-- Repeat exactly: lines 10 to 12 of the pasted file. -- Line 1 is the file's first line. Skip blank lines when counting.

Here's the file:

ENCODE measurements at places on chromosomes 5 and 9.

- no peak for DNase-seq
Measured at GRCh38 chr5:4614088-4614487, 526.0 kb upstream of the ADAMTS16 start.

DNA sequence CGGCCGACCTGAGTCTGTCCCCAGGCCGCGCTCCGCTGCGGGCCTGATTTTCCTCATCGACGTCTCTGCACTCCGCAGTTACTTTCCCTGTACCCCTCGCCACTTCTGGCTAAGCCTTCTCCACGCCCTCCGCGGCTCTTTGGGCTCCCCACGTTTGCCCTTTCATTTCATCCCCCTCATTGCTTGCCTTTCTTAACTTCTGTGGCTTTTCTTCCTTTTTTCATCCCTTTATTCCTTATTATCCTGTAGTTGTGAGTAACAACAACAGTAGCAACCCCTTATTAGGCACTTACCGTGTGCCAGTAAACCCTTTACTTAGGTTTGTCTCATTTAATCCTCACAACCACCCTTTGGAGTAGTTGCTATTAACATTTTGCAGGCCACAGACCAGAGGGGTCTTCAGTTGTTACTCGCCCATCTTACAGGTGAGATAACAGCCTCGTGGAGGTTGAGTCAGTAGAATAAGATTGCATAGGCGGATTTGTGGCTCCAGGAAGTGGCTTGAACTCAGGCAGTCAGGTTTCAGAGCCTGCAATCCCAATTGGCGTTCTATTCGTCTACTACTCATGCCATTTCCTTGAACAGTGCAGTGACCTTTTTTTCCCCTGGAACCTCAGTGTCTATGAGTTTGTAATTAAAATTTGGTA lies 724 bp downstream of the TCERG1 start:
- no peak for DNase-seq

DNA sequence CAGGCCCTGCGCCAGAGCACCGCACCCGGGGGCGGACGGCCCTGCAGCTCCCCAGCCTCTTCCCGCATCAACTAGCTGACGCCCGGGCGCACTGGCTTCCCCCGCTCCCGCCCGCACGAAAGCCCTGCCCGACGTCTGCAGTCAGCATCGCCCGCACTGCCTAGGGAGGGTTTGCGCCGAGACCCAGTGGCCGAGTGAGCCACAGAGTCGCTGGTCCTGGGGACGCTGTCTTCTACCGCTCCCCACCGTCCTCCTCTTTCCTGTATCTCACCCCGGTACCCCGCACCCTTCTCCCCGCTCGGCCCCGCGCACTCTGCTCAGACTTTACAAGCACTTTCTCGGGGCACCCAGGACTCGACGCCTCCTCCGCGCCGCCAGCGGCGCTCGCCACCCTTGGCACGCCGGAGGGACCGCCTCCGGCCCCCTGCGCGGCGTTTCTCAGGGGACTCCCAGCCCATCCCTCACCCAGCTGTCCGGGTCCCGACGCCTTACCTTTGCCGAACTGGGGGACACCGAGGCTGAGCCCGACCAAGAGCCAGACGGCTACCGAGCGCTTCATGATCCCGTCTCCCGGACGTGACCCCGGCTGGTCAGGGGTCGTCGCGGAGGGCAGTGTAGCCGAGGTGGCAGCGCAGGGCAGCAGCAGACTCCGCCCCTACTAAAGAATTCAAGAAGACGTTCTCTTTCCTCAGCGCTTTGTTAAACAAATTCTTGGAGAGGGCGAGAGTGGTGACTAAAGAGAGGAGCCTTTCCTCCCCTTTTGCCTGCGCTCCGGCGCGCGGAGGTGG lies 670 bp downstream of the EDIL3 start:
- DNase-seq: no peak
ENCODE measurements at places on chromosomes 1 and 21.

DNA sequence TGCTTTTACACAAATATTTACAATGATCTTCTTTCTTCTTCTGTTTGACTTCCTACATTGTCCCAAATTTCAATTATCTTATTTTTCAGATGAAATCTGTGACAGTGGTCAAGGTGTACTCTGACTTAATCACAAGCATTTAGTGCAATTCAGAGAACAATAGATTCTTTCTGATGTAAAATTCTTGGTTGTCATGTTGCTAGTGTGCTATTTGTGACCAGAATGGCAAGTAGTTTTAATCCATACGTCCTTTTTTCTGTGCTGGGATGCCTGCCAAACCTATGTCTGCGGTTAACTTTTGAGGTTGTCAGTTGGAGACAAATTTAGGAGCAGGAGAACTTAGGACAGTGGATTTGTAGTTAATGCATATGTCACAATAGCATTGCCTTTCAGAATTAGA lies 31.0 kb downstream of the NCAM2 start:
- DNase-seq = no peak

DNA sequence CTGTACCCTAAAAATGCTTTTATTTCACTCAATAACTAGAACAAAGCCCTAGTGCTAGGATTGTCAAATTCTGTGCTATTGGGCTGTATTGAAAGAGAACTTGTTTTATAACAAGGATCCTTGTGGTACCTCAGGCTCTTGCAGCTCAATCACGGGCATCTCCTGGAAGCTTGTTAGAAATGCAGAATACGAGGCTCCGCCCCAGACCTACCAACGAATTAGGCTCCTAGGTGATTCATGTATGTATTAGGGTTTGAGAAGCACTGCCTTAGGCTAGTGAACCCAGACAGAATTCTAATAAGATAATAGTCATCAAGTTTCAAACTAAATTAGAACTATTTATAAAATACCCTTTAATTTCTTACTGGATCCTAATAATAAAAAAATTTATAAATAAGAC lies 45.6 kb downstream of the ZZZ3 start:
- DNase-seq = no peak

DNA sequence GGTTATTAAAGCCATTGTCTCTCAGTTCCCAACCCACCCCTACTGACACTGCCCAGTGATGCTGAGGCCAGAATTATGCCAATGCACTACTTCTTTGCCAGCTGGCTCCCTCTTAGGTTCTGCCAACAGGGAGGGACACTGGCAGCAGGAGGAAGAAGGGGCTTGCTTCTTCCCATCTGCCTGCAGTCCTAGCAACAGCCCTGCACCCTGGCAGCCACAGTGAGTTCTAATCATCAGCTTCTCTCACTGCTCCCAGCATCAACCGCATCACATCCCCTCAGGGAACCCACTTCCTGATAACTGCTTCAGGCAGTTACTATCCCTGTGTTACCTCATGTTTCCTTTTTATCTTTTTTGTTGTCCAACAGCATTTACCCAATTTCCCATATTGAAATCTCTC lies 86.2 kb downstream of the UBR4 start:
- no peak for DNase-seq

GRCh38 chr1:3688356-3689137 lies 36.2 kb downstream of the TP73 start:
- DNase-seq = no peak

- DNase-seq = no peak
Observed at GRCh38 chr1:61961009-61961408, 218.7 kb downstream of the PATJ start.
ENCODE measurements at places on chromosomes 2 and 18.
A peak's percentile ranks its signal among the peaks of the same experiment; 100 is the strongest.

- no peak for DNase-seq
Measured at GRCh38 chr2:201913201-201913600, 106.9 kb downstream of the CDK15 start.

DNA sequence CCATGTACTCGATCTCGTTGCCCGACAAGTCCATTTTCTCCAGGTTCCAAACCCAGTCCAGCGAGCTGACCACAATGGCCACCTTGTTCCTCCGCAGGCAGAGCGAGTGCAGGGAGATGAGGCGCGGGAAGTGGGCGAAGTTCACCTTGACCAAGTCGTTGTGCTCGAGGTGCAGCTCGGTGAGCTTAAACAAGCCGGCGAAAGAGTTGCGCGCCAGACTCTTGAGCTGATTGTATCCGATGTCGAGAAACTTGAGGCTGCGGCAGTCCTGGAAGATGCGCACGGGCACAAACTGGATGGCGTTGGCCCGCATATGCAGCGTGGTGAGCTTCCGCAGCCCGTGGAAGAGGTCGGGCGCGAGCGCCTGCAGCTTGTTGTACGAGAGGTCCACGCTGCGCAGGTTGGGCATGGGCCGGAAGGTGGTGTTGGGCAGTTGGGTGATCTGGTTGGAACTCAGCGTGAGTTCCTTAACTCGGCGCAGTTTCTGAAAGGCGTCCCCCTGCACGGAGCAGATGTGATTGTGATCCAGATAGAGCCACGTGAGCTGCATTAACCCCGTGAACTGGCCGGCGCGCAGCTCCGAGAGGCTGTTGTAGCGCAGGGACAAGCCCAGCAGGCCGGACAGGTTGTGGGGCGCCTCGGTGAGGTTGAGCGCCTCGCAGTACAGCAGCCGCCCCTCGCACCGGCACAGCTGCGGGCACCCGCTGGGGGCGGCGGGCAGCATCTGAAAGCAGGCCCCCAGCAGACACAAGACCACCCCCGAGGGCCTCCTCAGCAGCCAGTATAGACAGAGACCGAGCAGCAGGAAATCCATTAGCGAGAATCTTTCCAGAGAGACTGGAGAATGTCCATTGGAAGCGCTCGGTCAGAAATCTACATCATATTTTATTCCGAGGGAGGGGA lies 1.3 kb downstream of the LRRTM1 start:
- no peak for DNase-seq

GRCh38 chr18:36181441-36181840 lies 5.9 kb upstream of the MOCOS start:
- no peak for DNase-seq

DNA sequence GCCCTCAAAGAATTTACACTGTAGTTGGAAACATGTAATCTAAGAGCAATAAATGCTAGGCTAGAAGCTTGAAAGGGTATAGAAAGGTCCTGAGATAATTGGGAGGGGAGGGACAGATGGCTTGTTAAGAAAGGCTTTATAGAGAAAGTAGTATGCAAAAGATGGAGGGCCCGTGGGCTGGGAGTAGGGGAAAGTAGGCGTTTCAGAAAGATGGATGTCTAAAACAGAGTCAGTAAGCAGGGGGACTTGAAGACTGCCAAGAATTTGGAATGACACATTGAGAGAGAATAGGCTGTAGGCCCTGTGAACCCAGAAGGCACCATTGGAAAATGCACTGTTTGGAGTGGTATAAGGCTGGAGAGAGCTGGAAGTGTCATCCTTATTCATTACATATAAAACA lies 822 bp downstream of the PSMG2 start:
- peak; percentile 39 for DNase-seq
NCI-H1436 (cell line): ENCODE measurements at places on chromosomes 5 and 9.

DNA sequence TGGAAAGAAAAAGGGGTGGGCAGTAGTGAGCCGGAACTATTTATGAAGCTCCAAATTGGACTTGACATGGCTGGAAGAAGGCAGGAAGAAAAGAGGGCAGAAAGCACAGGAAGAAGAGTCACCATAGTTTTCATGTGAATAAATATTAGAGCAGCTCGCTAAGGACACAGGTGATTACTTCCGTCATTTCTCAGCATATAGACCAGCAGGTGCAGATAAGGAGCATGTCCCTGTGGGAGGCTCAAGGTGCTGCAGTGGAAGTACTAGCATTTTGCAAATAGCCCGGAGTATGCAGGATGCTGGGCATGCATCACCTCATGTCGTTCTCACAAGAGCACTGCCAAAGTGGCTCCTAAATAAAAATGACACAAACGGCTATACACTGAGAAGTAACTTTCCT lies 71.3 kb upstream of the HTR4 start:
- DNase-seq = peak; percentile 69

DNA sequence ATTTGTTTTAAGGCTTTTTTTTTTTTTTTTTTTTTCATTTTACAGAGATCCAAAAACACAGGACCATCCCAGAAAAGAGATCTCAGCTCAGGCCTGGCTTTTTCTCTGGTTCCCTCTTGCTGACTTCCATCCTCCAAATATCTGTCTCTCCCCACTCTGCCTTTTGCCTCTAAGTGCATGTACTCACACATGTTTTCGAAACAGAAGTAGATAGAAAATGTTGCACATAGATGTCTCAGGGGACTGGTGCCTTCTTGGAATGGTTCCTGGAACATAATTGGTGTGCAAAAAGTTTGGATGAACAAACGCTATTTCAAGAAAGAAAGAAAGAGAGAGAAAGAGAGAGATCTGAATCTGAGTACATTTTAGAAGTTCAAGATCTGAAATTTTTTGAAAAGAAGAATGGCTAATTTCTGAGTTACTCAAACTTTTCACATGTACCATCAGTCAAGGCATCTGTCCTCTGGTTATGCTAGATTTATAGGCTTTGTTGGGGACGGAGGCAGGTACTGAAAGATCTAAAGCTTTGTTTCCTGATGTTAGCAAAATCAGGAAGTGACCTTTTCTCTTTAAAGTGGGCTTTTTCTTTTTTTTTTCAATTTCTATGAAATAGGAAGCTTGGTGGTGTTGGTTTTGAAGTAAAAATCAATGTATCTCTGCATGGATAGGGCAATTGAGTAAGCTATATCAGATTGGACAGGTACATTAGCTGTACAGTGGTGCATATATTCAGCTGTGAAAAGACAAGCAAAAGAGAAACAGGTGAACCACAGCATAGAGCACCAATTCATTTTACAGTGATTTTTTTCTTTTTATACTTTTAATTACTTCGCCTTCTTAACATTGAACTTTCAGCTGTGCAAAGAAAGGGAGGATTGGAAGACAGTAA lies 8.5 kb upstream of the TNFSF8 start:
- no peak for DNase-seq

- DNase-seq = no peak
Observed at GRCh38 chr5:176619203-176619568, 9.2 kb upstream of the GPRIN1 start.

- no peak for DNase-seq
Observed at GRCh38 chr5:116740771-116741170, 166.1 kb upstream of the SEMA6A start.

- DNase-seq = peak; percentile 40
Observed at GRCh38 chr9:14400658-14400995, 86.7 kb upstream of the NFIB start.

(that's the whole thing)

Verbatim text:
- DNase-seq = no peak

DNA sequence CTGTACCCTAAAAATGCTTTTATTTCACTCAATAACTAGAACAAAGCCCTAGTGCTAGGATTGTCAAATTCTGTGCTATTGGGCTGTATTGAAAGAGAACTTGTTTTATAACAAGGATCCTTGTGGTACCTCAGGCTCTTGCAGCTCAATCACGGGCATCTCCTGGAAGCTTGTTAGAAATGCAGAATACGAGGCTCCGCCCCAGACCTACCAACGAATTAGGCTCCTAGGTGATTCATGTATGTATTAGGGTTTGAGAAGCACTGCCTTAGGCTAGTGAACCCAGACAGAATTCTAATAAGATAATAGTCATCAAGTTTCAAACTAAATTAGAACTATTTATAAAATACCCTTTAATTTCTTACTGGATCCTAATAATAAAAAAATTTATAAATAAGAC lies 45.6 kb downstream of the ZZZ3 start:
- DNase-seq = no peak